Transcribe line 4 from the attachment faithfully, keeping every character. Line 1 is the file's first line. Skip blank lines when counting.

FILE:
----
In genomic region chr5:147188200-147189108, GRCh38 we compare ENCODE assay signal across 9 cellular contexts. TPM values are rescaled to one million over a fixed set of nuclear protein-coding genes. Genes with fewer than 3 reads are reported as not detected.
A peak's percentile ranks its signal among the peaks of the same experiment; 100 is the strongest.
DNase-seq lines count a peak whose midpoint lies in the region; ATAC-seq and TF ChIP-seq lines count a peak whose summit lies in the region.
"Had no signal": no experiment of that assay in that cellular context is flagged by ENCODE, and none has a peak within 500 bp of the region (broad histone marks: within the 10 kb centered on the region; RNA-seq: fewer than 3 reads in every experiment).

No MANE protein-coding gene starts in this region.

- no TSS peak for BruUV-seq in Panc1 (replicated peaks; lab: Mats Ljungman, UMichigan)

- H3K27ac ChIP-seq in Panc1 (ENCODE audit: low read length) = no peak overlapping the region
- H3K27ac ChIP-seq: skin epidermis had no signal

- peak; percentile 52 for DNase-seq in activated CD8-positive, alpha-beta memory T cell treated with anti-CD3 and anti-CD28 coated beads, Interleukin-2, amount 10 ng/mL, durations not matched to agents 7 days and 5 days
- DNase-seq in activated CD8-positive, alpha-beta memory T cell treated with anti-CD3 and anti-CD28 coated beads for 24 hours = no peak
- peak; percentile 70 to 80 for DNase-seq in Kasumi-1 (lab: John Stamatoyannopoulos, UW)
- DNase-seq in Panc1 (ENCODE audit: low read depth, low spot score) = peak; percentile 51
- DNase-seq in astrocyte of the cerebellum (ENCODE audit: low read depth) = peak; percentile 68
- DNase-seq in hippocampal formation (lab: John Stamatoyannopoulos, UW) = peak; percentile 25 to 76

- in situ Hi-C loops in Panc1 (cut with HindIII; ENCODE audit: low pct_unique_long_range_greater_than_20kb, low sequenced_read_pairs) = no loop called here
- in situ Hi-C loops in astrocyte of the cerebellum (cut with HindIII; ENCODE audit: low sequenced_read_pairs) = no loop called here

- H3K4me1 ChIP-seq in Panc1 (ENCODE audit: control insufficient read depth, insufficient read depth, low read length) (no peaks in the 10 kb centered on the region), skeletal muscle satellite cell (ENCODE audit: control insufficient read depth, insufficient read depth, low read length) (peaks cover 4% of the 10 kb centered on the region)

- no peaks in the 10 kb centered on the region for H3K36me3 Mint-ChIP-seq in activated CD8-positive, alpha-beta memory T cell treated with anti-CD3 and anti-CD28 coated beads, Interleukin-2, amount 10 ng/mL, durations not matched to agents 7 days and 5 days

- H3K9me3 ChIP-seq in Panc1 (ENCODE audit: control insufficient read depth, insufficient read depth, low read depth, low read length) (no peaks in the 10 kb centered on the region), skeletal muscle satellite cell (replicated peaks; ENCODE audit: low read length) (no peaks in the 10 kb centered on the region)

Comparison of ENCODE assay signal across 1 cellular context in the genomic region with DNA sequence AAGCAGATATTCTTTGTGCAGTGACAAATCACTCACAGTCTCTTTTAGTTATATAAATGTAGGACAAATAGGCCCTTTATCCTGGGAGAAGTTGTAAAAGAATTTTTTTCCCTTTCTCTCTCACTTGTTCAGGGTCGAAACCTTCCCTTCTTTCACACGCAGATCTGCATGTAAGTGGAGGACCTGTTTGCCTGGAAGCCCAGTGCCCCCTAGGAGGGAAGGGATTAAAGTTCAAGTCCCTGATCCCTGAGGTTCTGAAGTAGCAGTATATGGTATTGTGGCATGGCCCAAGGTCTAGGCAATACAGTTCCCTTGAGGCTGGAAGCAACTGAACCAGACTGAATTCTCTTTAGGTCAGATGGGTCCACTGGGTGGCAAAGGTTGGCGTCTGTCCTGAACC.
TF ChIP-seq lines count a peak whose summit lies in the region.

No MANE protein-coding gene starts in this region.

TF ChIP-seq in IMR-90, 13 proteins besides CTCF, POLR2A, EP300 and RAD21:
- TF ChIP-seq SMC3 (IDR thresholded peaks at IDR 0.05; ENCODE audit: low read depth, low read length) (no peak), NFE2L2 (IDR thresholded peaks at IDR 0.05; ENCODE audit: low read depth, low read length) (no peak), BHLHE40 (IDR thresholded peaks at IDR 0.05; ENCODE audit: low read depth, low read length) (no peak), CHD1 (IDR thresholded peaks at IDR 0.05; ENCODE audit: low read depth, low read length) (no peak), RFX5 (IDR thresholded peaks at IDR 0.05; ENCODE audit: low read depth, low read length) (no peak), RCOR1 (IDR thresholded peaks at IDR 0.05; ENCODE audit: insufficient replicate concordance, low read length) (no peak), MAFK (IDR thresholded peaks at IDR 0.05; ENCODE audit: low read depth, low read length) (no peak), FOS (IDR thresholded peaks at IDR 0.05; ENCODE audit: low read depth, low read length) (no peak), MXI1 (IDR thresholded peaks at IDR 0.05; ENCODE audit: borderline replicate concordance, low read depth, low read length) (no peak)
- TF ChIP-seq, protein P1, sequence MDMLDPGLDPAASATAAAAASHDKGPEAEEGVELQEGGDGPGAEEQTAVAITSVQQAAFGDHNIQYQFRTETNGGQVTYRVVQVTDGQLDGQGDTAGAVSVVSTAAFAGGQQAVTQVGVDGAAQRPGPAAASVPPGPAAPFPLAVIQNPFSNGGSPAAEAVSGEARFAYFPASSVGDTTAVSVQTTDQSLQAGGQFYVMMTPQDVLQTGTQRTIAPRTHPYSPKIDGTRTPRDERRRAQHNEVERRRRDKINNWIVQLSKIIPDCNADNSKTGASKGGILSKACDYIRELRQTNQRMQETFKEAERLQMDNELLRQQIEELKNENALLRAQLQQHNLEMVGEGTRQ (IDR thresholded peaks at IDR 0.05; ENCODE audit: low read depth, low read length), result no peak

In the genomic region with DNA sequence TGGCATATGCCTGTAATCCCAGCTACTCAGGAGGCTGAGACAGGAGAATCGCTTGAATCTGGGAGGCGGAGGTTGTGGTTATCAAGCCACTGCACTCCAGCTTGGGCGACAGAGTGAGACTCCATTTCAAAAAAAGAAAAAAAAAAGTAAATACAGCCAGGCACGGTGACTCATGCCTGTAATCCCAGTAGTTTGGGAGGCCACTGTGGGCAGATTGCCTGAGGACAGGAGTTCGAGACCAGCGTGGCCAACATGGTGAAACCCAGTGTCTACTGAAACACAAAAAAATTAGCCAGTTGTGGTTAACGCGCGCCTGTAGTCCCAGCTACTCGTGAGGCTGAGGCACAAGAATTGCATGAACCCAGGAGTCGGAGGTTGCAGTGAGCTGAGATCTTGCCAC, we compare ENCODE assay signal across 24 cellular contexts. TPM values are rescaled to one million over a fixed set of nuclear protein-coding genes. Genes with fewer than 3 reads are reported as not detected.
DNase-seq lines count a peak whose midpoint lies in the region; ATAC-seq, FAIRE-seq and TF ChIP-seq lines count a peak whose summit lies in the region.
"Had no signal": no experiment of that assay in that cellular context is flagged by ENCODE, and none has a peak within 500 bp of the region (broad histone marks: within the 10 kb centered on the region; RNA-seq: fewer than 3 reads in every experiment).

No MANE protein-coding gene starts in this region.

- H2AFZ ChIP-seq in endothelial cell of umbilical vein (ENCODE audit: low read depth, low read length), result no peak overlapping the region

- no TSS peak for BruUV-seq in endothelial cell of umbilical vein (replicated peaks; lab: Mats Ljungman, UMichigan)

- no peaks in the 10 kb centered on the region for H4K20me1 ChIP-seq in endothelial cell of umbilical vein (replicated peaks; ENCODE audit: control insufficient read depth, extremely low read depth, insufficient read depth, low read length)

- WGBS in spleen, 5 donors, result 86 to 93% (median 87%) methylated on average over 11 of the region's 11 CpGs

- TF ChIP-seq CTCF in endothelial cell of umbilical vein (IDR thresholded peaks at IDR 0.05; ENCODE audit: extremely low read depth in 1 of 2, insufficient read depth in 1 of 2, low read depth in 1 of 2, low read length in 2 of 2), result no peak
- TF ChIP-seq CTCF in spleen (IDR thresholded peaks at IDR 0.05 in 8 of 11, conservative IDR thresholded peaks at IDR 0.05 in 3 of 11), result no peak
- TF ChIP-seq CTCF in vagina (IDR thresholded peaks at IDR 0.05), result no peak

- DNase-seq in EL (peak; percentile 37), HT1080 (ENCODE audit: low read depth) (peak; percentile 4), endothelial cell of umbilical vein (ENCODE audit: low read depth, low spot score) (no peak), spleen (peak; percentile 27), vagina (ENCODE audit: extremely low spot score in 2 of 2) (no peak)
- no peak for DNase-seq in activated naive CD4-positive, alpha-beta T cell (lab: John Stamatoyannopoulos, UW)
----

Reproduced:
"Had no signal": no experiment of that assay in that cellular context is flagged by ENCODE, and none has a peak within 500 bp of the region (broad histone marks: within the 10 kb centered on the region; RNA-seq: fewer than 3 reads in every experiment).